Dutch flower industry blooms through automation

By Meghan Morris

THE HAGUE, the Netherlands — Beautiful orchids are blooming at any Home Depot or local florist right now, but the flowers look even better in the Netherlands.

Customers can buy flowers with fewer brown or shriveled petals, thanks to automation that saves producers money and helps quality standardization. Long famous for tulips, the Netherlands now is the largest orchid producer in the world, with advanced technology claimed to be unique – right now – to Dutch greenhouses.

Below are scenes from Ter Laak Orchids, a third-generation flower producer that’s among the world leaders in floral technology. The photos demonstrate how the Dutch employ automation to produce orchids. (Click on each photo.)

Experts say Ter Laak has some of the most advanced processes in the industry, leading to increased efficiency and more uniform flowers.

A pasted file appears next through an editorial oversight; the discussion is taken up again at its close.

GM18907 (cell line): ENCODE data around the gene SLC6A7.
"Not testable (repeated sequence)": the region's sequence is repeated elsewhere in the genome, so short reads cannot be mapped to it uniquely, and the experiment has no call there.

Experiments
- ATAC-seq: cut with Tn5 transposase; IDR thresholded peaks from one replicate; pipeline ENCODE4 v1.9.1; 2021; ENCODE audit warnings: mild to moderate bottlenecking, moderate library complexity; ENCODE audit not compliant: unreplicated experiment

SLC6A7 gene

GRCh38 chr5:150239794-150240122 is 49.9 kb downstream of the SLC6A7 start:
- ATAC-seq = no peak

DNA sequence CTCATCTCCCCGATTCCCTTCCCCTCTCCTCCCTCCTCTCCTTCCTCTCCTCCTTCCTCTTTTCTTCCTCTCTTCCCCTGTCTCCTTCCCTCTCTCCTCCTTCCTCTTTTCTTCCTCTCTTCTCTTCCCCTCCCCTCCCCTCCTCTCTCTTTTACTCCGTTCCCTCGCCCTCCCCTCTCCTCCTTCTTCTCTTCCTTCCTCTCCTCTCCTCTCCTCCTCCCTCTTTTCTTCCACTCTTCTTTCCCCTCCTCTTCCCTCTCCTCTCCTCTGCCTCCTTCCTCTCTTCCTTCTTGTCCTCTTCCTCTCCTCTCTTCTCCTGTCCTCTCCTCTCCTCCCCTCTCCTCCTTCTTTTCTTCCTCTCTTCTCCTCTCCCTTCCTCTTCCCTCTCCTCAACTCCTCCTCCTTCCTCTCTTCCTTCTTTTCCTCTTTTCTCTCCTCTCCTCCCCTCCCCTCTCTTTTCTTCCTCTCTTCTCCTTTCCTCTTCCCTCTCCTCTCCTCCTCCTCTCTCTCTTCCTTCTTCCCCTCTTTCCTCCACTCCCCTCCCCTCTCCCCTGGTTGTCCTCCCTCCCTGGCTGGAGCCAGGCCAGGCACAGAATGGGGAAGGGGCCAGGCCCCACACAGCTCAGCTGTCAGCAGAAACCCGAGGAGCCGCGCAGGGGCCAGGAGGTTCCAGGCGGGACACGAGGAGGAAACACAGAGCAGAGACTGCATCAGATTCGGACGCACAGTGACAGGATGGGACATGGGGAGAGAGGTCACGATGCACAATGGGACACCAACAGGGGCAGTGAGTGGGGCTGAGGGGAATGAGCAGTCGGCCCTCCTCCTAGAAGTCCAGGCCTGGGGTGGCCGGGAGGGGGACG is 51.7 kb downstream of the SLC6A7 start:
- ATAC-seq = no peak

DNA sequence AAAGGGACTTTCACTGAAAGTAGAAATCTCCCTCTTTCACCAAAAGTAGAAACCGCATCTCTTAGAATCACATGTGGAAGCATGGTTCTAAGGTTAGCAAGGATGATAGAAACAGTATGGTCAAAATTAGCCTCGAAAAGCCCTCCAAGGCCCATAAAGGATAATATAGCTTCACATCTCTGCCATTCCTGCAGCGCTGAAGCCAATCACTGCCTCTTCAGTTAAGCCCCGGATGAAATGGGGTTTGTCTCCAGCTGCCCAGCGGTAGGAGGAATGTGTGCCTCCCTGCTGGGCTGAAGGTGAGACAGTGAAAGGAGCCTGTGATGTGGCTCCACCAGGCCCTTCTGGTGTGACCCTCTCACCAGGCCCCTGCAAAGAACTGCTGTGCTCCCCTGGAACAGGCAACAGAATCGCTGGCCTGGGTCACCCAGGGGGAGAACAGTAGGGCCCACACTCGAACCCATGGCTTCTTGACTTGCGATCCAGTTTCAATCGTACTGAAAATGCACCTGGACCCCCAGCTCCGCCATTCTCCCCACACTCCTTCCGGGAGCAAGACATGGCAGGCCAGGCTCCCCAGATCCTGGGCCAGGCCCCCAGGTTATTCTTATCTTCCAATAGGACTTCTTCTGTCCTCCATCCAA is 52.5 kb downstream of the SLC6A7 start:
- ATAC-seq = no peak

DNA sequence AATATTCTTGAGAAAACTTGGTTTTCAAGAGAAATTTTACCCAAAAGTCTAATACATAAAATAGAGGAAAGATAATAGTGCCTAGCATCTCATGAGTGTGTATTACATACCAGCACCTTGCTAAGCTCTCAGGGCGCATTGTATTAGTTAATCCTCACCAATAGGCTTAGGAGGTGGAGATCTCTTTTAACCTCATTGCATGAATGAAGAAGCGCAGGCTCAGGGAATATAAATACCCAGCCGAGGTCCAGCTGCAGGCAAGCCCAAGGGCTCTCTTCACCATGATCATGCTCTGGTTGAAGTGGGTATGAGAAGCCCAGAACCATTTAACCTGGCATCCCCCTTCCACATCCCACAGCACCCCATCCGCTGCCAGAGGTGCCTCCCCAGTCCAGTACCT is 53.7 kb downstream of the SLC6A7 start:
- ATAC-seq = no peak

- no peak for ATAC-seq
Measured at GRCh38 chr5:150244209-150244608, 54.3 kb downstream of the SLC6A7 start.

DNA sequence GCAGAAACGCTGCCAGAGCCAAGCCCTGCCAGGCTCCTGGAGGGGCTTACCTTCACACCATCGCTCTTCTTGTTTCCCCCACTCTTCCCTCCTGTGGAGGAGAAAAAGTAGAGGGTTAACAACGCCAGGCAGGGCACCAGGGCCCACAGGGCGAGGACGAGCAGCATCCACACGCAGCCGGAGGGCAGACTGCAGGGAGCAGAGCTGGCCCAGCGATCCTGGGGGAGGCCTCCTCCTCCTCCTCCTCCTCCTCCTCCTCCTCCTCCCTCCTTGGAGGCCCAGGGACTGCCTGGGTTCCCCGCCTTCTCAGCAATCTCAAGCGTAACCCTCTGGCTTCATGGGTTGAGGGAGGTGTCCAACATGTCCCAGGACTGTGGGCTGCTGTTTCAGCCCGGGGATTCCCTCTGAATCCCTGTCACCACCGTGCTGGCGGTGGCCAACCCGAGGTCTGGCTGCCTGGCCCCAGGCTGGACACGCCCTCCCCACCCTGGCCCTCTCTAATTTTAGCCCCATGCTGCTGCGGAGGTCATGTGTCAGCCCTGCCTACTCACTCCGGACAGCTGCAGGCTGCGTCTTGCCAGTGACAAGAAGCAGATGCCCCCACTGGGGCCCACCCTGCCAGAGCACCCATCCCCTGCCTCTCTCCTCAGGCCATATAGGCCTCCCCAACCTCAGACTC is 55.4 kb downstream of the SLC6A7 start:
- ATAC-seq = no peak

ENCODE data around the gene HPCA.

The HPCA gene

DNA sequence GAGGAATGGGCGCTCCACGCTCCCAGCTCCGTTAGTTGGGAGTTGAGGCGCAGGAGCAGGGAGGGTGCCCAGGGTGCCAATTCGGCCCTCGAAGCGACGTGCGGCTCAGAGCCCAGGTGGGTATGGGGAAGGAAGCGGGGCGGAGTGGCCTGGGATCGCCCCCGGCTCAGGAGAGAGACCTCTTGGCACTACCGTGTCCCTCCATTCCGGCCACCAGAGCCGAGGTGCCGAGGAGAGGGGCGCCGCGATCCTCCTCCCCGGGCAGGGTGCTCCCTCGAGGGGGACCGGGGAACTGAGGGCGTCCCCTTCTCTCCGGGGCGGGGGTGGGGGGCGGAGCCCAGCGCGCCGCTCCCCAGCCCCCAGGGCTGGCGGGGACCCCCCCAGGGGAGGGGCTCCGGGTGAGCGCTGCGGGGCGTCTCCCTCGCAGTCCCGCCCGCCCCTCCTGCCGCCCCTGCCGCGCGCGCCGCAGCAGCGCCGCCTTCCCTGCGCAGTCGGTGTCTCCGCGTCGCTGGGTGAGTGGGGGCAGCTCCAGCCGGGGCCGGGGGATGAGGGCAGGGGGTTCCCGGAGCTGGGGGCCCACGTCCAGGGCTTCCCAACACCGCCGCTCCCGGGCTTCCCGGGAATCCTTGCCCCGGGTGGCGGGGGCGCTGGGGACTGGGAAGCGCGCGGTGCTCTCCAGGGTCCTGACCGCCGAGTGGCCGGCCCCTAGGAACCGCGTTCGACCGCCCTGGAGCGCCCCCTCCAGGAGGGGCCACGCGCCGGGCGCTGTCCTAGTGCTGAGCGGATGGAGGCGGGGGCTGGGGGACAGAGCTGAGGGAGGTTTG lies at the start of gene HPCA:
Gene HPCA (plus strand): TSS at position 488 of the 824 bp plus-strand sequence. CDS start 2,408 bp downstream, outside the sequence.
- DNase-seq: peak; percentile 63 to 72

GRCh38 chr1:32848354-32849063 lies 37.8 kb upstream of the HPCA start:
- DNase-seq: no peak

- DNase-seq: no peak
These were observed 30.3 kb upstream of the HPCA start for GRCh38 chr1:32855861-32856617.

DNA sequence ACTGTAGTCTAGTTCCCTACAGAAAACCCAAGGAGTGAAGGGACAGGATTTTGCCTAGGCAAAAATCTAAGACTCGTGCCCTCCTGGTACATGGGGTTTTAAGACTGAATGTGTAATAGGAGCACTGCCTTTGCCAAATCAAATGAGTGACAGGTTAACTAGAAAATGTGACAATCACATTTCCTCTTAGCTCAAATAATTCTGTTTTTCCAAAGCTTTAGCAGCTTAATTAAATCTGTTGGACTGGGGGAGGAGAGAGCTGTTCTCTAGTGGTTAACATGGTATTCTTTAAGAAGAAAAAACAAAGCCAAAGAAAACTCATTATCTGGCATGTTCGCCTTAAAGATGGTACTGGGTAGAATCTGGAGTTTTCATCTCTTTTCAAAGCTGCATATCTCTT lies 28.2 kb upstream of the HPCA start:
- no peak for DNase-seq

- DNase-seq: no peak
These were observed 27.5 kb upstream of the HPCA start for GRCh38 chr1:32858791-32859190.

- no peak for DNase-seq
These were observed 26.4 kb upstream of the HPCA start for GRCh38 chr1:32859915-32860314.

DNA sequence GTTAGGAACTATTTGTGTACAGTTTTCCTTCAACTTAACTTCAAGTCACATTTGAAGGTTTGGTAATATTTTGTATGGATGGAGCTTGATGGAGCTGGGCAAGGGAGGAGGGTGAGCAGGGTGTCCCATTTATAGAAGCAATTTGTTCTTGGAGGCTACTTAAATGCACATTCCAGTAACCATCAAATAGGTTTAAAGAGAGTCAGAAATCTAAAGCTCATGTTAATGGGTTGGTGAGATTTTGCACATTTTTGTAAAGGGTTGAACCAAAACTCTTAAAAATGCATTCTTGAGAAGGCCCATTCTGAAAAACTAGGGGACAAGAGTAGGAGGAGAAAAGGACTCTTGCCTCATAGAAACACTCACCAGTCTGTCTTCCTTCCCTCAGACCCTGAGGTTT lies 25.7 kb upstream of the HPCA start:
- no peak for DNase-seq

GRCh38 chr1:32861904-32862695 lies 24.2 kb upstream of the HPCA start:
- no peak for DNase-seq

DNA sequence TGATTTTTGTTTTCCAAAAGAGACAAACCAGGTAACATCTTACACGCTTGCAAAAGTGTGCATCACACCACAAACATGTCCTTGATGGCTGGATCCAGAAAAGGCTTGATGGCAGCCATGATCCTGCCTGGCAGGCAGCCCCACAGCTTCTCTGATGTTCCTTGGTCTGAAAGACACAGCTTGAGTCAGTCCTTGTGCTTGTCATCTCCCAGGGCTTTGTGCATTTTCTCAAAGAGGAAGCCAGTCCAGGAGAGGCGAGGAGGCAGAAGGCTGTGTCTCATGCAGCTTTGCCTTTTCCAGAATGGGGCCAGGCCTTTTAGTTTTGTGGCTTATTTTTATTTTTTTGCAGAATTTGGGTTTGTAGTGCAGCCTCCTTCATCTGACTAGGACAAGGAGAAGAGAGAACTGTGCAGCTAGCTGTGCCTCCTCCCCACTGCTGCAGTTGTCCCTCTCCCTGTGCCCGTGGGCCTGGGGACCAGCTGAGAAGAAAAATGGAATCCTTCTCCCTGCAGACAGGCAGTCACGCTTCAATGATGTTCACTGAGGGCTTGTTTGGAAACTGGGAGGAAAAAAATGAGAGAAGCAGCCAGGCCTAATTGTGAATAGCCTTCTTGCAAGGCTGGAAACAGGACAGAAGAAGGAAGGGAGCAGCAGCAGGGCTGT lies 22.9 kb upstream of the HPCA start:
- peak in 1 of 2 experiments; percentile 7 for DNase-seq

Ter Laak, founded in 1955, is opening its first international location in Guatemala at the end of this year.

Richard ter Laak said in a press presentation that his company picked that country, despite its small customer base, because orchids command prices three to four times higher in Guatemala than in developed markets.

In the U.S., orchids are the top-selling potted flower, rising ahead of the poinsettia in 2013, according to the U.S. Department of Agriculture. The flower’s rise in popularity coincides with a precipitous drop in cost. Orchid prices decreased 30 percent between 2004 and 2013, which may lead growers to start looking across the Atlantic for more efficient processes.

Meghan Morris is reporting from the Netherlands as part of a Dutch embassy-sponsored trip for journalists.

Photo at top: Ter Laak Orchids sells test flower varieties in a showroom next to its production facility. The company, like many of its Dutch counterparts, relies on automation to a greater degree than U.S. flower growers. (Meghan Morris/Medill)